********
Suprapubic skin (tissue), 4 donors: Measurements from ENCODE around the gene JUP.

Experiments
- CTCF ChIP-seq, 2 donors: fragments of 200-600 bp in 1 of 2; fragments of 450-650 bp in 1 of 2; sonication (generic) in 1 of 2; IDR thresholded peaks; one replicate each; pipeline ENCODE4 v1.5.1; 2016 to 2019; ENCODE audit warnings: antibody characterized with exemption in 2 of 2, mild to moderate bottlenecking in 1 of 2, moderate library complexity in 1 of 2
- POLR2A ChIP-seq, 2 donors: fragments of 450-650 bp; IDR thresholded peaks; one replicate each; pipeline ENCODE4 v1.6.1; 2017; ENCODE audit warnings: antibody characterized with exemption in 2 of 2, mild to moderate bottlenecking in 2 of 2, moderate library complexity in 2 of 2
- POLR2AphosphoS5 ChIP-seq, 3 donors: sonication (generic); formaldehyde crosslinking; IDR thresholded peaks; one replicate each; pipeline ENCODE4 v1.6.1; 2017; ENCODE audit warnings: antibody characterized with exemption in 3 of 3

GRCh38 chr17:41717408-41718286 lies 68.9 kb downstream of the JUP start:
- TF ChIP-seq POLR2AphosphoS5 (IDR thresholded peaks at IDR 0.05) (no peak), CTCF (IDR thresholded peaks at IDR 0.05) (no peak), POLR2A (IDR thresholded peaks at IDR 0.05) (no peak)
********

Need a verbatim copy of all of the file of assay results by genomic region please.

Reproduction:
Suprapubic skin (tissue), 4 donors: Measurements from ENCODE around the gene JUP.

Experiments
- CTCF ChIP-seq, 2 donors: fragments of 200-600 bp in 1 of 2; fragments of 450-650 bp in 1 of 2; sonication (generic) in 1 of 2; IDR thresholded peaks; one replicate each; pipeline ENCODE4 v1.5.1; 2016 to 2019; ENCODE audit warnings: antibody characterized with exemption in 2 of 2, mild to moderate bottlenecking in 1 of 2, moderate library complexity in 1 of 2
- POLR2A ChIP-seq, 2 donors: fragments of 450-650 bp; IDR thresholded peaks; one replicate each; pipeline ENCODE4 v1.6.1; 2017; ENCODE audit warnings: antibody characterized with exemption in 2 of 2, mild to moderate bottlenecking in 2 of 2, moderate library complexity in 2 of 2
- POLR2AphosphoS5 ChIP-seq, 3 donors: sonication (generic); formaldehyde crosslinking; IDR thresholded peaks; one replicate each; pipeline ENCODE4 v1.6.1; 2017; ENCODE audit warnings: antibody characterized with exemption in 3 of 3

GRCh38 chr17:41717408-41718286 lies 68.9 kb downstream of the JUP start:
- TF ChIP-seq POLR2AphosphoS5 (IDR thresholded peaks at IDR 0.05) (no peak), CTCF (IDR thresholded peaks at IDR 0.05) (no peak), POLR2A (IDR thresholded peaks at IDR 0.05) (no peak)